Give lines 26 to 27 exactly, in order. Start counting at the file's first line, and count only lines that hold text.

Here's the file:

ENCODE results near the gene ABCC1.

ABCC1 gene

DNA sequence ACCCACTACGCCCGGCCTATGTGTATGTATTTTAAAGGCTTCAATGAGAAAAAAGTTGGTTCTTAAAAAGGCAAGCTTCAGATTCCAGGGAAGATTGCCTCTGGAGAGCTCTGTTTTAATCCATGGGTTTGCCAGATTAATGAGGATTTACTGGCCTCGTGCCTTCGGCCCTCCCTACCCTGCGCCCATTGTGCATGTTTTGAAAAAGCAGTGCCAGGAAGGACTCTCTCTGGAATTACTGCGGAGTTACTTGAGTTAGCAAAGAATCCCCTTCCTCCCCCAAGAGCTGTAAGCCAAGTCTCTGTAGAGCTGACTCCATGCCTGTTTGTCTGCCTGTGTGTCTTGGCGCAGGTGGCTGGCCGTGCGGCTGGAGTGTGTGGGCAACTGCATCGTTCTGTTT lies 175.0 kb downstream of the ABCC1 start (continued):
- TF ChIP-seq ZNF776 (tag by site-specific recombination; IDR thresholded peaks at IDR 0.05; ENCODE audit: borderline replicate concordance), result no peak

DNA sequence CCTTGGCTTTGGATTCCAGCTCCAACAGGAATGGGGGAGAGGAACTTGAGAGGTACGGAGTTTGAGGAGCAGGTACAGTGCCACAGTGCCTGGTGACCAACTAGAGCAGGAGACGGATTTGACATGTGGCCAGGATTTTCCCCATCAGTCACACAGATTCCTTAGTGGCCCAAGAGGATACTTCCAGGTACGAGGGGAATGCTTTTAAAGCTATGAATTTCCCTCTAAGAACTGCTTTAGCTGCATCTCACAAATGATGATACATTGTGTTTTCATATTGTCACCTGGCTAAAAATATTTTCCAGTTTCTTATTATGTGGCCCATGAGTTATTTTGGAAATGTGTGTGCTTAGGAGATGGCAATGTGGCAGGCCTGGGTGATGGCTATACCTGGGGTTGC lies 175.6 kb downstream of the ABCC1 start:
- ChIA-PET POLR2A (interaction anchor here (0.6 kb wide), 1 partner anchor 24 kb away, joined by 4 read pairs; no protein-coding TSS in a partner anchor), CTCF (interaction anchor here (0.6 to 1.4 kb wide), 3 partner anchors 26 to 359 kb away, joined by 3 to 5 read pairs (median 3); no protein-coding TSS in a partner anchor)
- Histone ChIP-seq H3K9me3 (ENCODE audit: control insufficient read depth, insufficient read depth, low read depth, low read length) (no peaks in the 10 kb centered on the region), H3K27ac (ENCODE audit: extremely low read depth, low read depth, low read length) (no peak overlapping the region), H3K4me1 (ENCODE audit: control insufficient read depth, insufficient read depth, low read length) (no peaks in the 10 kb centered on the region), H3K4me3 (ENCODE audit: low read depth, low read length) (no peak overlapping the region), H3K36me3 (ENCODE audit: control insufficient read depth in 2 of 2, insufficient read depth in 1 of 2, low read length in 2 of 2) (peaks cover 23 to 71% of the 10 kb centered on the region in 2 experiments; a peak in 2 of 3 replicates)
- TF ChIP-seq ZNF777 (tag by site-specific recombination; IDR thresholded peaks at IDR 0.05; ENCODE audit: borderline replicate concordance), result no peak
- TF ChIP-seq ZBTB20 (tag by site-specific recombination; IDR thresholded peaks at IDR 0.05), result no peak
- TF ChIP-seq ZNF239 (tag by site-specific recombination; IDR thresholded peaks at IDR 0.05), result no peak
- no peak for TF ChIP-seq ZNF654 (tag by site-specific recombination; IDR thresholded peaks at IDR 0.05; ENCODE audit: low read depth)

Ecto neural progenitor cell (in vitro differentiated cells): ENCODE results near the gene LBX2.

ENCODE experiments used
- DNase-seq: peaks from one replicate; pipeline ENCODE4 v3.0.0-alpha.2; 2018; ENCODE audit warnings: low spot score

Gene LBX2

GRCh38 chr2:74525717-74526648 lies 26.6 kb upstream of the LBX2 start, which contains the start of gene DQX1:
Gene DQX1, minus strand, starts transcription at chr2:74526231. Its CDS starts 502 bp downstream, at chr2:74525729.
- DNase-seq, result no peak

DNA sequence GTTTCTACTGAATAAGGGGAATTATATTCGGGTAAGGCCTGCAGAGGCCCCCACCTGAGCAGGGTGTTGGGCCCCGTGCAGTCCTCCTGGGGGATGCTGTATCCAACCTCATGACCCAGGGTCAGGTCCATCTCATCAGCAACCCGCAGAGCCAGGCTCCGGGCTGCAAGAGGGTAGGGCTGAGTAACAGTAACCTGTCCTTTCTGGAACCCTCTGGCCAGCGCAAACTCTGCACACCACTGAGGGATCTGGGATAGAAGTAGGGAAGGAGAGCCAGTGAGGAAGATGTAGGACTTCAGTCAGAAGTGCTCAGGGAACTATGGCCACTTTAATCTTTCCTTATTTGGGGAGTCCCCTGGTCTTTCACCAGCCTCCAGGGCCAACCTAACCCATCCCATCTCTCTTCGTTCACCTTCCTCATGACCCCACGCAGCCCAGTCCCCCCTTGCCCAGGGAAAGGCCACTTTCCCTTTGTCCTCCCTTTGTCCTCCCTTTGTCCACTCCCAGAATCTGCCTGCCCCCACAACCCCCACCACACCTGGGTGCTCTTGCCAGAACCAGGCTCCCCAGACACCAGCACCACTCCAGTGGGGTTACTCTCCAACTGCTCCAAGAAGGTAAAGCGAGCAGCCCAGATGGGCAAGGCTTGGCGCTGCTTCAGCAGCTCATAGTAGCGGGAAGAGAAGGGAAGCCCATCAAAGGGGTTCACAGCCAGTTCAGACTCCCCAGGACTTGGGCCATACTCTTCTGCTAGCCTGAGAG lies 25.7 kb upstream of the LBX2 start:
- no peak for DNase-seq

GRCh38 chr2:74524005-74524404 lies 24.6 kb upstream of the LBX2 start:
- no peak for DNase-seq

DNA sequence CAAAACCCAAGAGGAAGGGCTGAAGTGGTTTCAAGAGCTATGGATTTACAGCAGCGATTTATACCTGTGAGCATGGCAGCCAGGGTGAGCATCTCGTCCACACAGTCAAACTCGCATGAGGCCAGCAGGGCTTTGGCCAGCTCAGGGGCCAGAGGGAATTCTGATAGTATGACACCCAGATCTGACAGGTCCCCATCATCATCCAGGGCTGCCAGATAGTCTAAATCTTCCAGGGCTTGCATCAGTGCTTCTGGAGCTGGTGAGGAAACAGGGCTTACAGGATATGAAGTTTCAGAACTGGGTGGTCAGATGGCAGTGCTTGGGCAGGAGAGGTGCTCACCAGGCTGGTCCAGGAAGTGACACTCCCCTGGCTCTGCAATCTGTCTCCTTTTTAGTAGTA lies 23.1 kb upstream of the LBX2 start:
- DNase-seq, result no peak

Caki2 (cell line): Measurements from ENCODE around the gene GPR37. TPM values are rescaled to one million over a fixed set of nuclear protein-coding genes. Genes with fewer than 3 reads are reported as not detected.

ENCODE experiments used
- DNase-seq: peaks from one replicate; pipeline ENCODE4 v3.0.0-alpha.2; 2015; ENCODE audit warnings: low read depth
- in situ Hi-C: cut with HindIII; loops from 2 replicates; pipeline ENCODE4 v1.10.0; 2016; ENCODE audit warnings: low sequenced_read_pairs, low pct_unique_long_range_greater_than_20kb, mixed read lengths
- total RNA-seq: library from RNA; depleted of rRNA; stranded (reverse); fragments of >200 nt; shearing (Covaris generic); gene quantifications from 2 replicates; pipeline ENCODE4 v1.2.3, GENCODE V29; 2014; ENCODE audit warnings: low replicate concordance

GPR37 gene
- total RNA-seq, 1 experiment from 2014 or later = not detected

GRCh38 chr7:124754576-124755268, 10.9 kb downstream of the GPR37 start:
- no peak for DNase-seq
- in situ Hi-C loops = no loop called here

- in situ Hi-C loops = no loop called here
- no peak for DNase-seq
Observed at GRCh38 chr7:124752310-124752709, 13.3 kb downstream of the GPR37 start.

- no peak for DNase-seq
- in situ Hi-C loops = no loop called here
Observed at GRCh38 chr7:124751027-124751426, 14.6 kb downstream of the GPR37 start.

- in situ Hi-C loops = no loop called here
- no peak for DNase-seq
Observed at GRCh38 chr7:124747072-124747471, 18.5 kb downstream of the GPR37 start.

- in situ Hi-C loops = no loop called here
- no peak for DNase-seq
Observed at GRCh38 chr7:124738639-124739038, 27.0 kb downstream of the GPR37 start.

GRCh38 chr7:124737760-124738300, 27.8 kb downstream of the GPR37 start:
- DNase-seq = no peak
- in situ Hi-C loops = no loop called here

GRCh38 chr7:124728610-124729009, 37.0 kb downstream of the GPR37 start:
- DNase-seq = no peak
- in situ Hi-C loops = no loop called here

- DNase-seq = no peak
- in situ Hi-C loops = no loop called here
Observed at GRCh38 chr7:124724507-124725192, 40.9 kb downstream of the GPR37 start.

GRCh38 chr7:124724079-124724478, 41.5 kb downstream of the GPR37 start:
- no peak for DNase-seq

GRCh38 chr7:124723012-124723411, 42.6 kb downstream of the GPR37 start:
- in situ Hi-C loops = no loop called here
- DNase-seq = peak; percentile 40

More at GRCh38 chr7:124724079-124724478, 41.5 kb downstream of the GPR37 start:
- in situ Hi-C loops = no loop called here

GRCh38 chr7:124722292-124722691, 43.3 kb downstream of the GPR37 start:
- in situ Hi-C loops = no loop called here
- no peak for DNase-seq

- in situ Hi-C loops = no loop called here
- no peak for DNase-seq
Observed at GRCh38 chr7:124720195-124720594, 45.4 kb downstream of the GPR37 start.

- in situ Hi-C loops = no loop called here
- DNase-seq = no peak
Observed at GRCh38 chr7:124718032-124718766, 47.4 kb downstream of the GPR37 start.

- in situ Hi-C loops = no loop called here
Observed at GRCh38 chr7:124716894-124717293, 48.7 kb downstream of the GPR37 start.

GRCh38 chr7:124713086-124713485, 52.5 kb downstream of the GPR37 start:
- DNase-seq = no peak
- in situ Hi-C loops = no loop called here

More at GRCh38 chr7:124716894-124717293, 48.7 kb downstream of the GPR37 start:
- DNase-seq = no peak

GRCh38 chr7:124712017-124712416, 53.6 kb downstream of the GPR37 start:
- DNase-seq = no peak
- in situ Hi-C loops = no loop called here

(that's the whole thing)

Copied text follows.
ENCODE experiments used
- DNase-seq: peaks from one replicate; pipeline ENCODE4 v3.0.0-alpha.2; 2015; ENCODE audit warnings: low read depth